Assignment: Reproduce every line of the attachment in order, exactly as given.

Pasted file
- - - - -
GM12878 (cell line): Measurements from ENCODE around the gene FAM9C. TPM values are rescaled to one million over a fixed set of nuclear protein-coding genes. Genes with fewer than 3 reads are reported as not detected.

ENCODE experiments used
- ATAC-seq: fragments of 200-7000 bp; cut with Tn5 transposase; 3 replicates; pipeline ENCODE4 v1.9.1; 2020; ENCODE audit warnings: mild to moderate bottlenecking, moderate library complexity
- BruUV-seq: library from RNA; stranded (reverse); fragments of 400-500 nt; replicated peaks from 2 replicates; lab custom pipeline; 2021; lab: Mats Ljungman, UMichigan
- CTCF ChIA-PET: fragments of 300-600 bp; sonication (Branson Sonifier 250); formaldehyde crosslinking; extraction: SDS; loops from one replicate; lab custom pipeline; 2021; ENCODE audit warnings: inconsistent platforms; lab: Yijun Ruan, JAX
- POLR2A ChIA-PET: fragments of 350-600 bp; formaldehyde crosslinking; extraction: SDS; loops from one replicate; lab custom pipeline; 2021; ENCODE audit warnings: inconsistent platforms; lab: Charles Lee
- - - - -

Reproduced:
GM12878 (cell line): Measurements from ENCODE around the gene FAM9C. TPM values are rescaled to one million over a fixed set of nuclear protein-coding genes. Genes with fewer than 3 reads are reported as not detected.

ENCODE experiments used
- ATAC-seq: fragments of 200-7000 bp; cut with Tn5 transposase; 3 replicates; pipeline ENCODE4 v1.9.1; 2020; ENCODE audit warnings: mild to moderate bottlenecking, moderate library complexity
- BruUV-seq: library from RNA; stranded (reverse); fragments of 400-500 nt; replicated peaks from 2 replicates; lab custom pipeline; 2021; lab: Mats Ljungman, UMichigan
- CTCF ChIA-PET: fragments of 300-600 bp; sonication (Branson Sonifier 250); formaldehyde crosslinking; extraction: SDS; loops from one replicate; lab custom pipeline; 2021; ENCODE audit warnings: inconsistent platforms; lab: Yijun Ruan, JAX
- POLR2A ChIA-PET: fragments of 350-600 bp; formaldehyde crosslinking; extraction: SDS; loops from one replicate; lab custom pipeline; 2021; ENCODE audit warnings: inconsistent platforms; lab: Charles Lee